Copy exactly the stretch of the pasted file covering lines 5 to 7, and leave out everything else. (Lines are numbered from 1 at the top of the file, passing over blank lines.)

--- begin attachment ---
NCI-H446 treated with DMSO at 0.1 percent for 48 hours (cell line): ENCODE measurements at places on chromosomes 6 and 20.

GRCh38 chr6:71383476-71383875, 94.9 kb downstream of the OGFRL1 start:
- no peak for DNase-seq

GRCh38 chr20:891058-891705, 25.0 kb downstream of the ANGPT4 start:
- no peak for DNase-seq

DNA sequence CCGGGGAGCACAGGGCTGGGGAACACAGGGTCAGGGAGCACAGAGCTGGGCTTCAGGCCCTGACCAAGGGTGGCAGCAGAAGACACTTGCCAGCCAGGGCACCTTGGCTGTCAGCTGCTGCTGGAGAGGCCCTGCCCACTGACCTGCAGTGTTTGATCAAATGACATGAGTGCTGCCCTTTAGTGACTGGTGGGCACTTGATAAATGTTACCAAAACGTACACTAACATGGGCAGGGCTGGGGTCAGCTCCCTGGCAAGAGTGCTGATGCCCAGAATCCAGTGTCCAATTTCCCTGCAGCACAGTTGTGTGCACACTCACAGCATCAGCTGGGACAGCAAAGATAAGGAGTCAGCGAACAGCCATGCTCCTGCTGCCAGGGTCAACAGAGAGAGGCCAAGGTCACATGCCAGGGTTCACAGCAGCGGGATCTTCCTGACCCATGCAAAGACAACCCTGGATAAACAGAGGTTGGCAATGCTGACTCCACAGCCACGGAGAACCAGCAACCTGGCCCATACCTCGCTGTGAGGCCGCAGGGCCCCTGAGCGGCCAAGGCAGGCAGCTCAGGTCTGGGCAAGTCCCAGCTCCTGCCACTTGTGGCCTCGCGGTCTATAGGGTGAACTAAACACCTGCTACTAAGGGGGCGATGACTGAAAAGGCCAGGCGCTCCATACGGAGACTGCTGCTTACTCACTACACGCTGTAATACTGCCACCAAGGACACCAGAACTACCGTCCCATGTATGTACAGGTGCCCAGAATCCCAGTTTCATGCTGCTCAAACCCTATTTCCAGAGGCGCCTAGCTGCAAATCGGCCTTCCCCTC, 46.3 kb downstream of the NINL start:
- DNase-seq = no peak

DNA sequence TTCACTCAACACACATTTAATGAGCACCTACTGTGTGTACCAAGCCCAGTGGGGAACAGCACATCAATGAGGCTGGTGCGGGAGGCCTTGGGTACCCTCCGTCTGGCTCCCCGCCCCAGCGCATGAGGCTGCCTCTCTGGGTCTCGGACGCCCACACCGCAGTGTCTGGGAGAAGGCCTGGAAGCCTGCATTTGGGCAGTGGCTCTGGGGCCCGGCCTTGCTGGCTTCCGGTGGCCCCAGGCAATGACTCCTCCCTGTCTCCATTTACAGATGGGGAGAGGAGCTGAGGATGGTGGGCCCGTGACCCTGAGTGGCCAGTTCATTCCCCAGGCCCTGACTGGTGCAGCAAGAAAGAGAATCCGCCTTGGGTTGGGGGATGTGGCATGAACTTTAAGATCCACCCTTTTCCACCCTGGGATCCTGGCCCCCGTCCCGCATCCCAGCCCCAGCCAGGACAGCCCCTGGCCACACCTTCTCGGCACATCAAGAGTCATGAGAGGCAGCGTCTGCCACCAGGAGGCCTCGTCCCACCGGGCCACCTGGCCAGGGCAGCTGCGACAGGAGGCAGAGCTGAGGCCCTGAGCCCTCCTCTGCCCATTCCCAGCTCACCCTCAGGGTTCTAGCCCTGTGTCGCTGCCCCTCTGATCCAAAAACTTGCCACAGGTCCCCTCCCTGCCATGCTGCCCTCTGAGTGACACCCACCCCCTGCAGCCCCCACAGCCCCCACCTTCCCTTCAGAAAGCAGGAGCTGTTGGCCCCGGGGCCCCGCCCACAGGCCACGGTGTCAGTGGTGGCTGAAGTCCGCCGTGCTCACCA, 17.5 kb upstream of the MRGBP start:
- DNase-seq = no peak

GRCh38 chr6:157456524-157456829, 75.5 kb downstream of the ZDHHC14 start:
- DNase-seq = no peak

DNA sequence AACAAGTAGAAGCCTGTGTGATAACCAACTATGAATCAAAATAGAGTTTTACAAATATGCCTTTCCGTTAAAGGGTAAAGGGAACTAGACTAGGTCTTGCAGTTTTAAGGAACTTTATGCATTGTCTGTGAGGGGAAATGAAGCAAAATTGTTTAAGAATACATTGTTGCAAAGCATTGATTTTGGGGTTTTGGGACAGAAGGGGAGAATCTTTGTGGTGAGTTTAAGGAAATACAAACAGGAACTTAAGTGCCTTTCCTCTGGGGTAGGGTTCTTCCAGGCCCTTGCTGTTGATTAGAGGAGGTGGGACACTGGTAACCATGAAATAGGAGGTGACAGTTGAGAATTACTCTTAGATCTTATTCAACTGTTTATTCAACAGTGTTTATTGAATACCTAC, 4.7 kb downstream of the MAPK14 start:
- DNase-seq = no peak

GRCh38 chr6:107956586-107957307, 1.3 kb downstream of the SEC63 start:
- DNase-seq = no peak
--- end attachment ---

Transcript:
- no peak for DNase-seq

DNA sequence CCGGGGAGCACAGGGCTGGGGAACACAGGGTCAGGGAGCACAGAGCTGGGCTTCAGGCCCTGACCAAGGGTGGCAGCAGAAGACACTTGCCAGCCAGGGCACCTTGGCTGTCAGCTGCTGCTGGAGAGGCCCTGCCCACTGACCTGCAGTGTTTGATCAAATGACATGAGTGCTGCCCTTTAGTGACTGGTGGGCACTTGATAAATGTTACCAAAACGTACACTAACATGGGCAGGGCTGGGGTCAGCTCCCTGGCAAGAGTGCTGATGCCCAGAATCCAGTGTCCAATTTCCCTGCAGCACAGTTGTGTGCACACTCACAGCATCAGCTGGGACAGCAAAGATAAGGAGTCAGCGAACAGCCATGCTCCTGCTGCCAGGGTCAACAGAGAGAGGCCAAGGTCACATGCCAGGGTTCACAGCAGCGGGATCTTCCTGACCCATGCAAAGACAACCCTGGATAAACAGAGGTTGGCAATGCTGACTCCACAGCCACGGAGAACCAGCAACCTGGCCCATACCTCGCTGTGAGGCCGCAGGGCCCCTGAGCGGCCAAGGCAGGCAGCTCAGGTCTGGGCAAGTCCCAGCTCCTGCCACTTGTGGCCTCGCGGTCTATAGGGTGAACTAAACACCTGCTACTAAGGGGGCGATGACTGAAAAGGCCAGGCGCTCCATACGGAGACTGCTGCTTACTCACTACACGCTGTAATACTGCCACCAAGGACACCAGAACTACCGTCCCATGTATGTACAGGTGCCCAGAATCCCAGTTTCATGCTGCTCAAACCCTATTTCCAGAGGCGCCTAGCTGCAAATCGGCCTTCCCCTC, 46.3 kb downstream of the NINL start:
- DNase-seq = no peak